“Whereas previously, a Down’s child could be born without the prior knowledge of the mother, going forward, a parent with a Down’s child will likely (at least in the developed world) have made a conscious choice to have that child. As prenatal testing for trisomy 21 becomes ubiquitous, Down’s children (and eventually those with other genetic disorders) will increasingly become symbols of faith – a freak show meant to communicate the ‘family values’ of their parents. The children will become public sacrifices made by their parents for their faith.…What is really vicious about fundamentalists in America is that the prey on the most vulnerable –poor pregnant young girls and women, those dying from painful terminal illnesses, the loved ones of brain-dead patients, — and children afflicted with terrible genetic illnesses. One can at least grasp the moral indifference with which a fundamentalist can force a single young mother to abandon her goals and dreams and condemn her and her child to poverty. But what can we say about a parent that chooses a life of suffering upon their child? If we are morally outraged by child rapists, how should we judge a parent who chooses a lifetime of suffering on their own child?”
Rich Lowry of National Review writes:
When I was thinking of Trig [Sarah Palin’s son with Down Syndrome], I was reminded of an encounter I had a couple of weeks ago on the Delta Shuttle from Washington to New York. It was a mostly empty plane, but I went all the back to the very emptiest part of the plane to spread out and enjoy he quiet. And there was a man sitting in the very back row who immediately piped up, "Hi. I'm Ian. Would you like to sit next to me?"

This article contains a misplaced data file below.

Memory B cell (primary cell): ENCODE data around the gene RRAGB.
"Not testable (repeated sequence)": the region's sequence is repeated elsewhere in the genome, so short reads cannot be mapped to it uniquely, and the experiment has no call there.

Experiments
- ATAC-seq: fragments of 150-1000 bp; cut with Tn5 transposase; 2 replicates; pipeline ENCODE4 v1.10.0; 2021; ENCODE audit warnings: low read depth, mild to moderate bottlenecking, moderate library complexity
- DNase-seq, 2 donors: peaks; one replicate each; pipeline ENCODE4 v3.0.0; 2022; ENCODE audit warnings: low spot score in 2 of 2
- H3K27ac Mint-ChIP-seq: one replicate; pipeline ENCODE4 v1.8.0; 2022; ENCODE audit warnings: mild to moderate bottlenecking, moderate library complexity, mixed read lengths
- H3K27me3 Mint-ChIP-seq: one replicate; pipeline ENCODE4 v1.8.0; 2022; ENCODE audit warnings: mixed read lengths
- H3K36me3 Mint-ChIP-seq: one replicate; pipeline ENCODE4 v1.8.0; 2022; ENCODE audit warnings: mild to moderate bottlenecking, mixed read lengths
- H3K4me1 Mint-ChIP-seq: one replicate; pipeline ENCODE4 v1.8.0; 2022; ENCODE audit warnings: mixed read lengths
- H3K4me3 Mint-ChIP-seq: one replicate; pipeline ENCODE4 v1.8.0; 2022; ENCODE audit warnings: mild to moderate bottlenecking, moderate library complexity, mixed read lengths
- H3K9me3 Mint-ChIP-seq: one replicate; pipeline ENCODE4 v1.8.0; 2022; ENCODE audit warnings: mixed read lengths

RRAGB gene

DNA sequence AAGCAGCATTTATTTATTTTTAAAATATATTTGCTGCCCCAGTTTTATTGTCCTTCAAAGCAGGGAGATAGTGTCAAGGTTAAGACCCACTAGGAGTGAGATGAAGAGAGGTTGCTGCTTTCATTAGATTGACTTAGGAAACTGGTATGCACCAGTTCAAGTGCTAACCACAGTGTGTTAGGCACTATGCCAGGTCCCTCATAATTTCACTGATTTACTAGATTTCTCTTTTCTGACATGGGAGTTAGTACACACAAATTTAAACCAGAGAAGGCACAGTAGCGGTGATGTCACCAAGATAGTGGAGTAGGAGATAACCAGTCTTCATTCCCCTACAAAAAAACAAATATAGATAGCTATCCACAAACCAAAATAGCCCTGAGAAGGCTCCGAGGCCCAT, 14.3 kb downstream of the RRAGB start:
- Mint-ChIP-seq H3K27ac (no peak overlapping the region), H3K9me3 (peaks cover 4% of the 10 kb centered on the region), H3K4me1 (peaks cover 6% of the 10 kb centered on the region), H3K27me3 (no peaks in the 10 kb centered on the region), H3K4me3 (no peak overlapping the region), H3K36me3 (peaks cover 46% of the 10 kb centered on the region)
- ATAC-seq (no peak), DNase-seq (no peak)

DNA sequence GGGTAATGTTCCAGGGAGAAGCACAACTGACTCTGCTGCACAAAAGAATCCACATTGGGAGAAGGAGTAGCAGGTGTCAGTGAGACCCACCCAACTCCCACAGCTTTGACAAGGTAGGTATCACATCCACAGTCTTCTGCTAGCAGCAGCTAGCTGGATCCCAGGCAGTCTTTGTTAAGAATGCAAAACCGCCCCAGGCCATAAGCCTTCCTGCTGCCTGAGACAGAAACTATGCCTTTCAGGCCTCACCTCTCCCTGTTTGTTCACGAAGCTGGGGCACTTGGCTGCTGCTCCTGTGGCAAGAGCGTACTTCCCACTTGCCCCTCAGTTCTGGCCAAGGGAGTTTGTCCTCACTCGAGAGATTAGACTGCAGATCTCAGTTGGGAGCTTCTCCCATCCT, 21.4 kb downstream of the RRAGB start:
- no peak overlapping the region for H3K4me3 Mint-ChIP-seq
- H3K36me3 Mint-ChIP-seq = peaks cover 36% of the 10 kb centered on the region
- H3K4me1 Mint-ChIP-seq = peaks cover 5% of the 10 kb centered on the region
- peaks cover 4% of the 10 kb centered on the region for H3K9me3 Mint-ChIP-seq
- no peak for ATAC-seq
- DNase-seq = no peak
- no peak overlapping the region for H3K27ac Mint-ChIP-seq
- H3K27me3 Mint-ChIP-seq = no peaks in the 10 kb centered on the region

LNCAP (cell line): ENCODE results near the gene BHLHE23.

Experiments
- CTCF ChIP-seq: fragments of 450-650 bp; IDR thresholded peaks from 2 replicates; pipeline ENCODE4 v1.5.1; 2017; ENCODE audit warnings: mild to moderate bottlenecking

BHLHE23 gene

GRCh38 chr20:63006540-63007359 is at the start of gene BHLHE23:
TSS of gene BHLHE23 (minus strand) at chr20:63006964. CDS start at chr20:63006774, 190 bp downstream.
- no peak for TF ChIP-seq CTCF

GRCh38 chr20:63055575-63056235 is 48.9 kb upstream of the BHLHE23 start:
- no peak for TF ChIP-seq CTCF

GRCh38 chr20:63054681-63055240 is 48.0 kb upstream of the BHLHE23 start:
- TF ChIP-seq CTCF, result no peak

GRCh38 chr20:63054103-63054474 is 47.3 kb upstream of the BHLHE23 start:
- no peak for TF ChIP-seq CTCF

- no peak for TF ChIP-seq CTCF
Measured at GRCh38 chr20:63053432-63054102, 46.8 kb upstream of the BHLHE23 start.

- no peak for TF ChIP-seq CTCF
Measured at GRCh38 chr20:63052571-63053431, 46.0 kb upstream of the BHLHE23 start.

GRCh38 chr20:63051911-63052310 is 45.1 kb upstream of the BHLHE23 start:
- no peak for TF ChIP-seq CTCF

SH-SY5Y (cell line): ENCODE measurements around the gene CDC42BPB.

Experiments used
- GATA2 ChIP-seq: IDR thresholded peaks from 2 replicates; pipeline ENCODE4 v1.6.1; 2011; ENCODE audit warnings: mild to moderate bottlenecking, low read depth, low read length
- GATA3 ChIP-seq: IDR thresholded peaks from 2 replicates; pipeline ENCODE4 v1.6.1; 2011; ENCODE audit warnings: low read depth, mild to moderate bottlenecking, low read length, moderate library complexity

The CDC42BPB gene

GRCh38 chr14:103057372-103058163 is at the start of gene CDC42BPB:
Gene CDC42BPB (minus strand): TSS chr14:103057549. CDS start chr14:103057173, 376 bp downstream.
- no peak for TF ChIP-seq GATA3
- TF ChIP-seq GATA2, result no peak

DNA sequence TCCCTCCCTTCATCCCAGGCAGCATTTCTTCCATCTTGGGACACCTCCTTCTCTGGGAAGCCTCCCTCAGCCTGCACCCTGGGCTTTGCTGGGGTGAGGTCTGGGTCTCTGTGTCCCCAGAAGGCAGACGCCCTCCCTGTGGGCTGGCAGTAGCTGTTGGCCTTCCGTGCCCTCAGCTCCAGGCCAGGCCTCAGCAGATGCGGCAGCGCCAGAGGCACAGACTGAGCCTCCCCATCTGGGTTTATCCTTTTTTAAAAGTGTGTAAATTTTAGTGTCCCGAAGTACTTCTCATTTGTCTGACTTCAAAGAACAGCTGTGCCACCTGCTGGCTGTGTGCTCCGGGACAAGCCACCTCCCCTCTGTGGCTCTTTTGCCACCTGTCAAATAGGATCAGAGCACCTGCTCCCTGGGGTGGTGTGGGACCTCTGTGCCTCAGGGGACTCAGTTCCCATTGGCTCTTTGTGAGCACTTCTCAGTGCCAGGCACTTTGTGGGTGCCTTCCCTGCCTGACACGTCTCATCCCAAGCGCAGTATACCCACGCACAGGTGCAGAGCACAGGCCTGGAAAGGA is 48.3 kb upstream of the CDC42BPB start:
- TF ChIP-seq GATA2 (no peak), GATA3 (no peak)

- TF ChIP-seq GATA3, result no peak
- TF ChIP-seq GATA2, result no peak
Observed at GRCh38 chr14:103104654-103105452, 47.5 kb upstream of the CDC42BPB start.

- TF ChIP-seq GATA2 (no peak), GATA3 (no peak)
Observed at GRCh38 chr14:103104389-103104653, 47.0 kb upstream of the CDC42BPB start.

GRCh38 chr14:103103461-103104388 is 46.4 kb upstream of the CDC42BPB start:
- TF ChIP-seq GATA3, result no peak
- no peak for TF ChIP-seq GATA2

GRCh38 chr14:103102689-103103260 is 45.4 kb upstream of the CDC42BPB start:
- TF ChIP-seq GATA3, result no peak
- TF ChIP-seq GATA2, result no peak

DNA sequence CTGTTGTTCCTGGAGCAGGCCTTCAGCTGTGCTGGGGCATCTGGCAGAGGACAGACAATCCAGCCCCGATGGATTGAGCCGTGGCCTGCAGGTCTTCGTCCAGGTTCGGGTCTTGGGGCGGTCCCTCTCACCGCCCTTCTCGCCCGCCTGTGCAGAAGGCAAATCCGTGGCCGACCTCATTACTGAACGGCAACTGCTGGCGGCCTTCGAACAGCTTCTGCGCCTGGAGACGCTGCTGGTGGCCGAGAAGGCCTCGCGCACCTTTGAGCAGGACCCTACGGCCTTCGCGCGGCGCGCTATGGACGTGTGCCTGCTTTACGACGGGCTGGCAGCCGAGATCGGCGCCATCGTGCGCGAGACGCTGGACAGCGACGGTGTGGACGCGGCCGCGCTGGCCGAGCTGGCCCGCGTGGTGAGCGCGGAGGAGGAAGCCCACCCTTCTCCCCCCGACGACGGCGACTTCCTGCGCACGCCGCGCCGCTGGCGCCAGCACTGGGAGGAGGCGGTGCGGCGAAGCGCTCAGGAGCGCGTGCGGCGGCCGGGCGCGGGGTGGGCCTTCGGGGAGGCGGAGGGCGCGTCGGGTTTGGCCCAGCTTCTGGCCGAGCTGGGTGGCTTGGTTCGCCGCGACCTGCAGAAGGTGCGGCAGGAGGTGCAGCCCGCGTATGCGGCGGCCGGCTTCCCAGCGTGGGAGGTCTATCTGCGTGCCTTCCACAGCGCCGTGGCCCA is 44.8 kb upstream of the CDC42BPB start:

He was a guy with Down Syndrome, maybe in his twenties. I declined the offer, but we struck up a conversation. He was going to New York for a family celebration, including for his birthday. I told him I had a birthday coming up too and he lit up and came over to vigorously shake my hand in congratulations—more delighted by my birthday than his own.
When the plane began to fill up a woman and her daughter came all the way to the back with a huge bag. I began to wonder to myself if I should offer to help them with it, when Ian popped up, told them he'd get it, and lifted it up and shoved it in the overhead compartment. When two men came down the aisle with a box they weren't sure would fit overhead, he intervened and told them it would—"trust me"—and put it up for them.
He chatted amiably with his neighbors during the flight, and when we landed was up out of his seat first thing to help that woman get her bag down.
From this brief encounter, I dare say Ian is friendlier, better adjusted and more considerate than about half of the people on the streets of Manhattan or San Francisco on any given day. Yet most of those people are perfectly unperturbed by the elimination of babies with Down syndrome in the womb. To hell with them. God bless Sarah Palin for bringing Trig into the world, and may he shower those around him with as much sunshine as the gentleman I met on that flight.